Then, “be prepared to borrow marketing,” Hoffee adds. “There’s no need to re-create the wheel.” She suggests that new advisors take advantage of all the marketing tools offered by the lines. “And, if you don’t know your local business development managers, meet them,” she stresses. “Maybe there is even an opportunity to host a consumer event.” Similar advice comes from ocean lines too.

Pam Hoffee, of Avalon Waterways, says cruising is hot, so “book early to avoid disappointment.”
Pam Hoffee, of Avalon Waterways, says cruising is hot, so “book early to avoid disappointment.” (Avalon Waterways)

14. Always Qualify Clients

It’s easy with a slew of hot prospects eager to book now to take a short-cut and not do the full qualification process. You may think, “Well they know what they want.” But save yourself frustration later and retain those clients for life. “Qualify your clients to make sure you get them on the right ship that matches their needs,” emphasizes Heit.

Otherwise, they might initially be happy that they got a great Wave Season deal but, as the weeks progress, their mindset may turn more negative as they investigate more about the specific brand or ship—and discover facets that they hadn’t considered at the outset. They may rethink their decision to book and even cancel. Matching clients with the right product and ship for their individual travel style and personality is critical 365 days a year, and that includes Wave Season.

15. Create Social Media Buzz

“Having a continuous and consistent social media presence is extremely important,” believes Daly. “Advisors should curate content of their own, use engaging polls with their audience and be consistent in their posts. The idea is to always be present and build relevance so that when a consumer is ready to book, they’ll reach out to the advisor.” He adds that a consistent social media presence also adeptly showcases the advisor’s travel expertise.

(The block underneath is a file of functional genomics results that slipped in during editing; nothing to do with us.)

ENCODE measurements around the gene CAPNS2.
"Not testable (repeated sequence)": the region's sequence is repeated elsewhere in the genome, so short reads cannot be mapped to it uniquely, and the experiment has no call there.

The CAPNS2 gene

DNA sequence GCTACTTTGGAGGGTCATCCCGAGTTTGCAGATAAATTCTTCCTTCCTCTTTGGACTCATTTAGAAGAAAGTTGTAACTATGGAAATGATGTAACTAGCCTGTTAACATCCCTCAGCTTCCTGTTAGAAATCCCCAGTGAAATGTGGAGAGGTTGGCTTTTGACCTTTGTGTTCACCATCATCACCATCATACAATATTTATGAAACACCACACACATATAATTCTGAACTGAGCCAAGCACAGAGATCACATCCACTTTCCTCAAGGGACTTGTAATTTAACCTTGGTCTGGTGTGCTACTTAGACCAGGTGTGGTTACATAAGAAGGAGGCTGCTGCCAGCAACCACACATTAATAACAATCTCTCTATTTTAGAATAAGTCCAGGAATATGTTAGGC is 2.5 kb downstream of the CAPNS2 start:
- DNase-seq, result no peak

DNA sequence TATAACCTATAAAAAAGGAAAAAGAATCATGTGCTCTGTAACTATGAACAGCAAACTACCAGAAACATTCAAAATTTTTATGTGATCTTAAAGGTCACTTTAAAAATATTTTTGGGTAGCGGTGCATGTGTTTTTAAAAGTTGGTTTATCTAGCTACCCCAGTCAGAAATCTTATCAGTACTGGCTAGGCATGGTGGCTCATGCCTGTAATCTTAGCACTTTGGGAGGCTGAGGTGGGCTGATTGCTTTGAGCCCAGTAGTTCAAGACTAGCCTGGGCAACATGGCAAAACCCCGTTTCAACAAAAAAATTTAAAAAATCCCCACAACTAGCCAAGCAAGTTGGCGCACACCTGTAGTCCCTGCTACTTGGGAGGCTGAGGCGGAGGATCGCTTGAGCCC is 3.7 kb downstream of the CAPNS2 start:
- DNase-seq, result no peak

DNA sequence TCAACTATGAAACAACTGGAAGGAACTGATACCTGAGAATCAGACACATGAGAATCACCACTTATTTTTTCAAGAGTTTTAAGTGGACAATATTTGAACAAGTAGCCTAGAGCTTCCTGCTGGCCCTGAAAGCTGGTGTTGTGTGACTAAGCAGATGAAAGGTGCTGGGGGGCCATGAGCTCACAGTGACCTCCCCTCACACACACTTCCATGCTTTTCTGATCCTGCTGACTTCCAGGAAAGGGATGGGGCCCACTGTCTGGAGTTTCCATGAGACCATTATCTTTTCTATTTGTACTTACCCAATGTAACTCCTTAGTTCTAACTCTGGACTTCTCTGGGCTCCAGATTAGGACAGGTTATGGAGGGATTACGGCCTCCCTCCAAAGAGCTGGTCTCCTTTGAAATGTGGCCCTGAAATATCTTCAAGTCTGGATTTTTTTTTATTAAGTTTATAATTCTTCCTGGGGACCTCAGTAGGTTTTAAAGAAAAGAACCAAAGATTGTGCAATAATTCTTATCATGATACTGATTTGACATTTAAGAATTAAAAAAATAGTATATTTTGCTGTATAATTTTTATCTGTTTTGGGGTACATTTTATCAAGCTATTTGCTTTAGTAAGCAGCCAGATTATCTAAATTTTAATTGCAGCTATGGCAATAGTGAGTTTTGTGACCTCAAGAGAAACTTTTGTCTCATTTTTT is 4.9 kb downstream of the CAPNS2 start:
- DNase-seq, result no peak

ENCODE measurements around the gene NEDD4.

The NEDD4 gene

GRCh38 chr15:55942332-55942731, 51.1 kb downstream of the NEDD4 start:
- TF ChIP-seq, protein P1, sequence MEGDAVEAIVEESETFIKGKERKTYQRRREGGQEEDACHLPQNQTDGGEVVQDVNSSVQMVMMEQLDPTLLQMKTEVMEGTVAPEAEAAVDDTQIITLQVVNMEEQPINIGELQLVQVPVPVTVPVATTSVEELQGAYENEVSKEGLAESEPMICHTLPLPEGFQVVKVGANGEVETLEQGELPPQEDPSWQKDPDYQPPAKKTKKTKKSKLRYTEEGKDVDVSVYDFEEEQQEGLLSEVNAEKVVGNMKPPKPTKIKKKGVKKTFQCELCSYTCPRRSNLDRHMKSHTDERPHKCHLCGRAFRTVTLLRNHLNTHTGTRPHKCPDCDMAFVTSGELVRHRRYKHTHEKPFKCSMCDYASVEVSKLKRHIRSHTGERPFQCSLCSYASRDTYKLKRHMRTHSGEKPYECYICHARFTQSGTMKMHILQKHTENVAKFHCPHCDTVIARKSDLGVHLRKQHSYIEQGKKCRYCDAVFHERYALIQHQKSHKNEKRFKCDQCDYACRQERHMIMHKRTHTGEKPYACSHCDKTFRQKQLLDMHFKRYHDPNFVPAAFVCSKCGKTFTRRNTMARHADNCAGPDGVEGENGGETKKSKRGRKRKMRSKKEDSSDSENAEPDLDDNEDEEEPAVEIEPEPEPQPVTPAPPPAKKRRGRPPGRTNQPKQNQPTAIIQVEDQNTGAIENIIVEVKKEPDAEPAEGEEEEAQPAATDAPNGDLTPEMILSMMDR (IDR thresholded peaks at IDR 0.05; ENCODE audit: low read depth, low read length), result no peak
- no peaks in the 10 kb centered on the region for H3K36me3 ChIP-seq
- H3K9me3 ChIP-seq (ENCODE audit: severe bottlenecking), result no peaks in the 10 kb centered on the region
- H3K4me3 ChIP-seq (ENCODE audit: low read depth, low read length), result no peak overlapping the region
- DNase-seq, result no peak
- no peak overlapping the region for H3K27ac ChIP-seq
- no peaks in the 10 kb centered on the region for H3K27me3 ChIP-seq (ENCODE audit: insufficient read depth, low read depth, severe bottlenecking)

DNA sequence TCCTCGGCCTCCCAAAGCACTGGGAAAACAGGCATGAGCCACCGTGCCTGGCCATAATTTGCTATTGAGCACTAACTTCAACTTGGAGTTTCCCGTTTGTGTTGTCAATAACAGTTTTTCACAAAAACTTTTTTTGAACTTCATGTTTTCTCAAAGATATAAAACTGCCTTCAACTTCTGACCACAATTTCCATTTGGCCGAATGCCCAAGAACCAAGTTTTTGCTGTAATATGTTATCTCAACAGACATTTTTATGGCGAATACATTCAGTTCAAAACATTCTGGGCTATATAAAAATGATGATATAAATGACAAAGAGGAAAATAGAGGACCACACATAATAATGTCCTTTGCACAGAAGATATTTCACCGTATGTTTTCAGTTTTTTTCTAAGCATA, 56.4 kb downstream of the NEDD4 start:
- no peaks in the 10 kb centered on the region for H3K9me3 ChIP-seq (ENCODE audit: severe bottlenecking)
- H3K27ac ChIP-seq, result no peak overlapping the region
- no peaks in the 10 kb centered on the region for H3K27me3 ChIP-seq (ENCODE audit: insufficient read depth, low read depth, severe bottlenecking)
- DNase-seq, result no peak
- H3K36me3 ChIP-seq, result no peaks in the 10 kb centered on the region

16. Highlight Longer Journeys

Travel supplier research in 2023 reveals that consumers going on vacation desire to stay longer than they did in the past. Many deprived of travel experiences during the pandemic are still making up for lost time. Thus, be sure to showcase any longer cruises, and in particular, new “Grand Voyage” options in any Wave Season client communications.

Grand Voyages are typically longer than two or three weeks yet shorter than a World Cruise. In addition, even if the agency is promoting a one-week or 10-day ocean cruise, be sure to suggest add-ons. Inform clients that they can create an even grander, lengthier vacation with pre- or post-cruise stays or by combining back-to-back voyages.

17. Showcase New Itineraries

New cruise itineraries are a great sales hook for loyal past guests of all brands. “We do online presentations of new itineraries to create new business,” Consoli tells us. He and his staffers tap into Zoom, and for those clients or potential clients who attend, “we include a special offer to get them to book,” he stresses.

Also, keep your eyes peeled for the latest itinerary research released by travel suppliers, consortia/host agencies or travel insurers. Pay careful attention to any specified “hot spots” for increasing consumer demand. If the research shows that South Africa and Singapore are trending well with luxury travelers right now, for instance, then promote itineraries that go there.

18. Match Themed Cruises to Clients

Beyond the strong food-and-wine consumer interest, look to other themed options. If clients are die-hard fans of museums, golf, Broadway, ancient history, race cars, pop music, comic books, golf, literature or many other special interests, tap into similarly themed voyages. You’ll likely be halfway to the booking simply by suggesting something the client dearly loves. Then pair it with any Wave Season offers.

It’s a great “win-win.” The client gets something they’ll love, plus the advisor reaps the commission reward. For instance, Cunard Line offers a “Literature Festival at Sea” in November 2024; book lovers can absorb themselves in seven days of inspiring literary events on Queen Mary 2’s westbound transatlantic crossing. Guests will hear from 20 acclaimed authors. Separately, Azamara teams with Perry Golf to offer many golf-themed cruises; they include golf play at prestigious, challenging courses and, at times, attendance at top golf championships.

19. Develop “Refer-a-Friend” Offers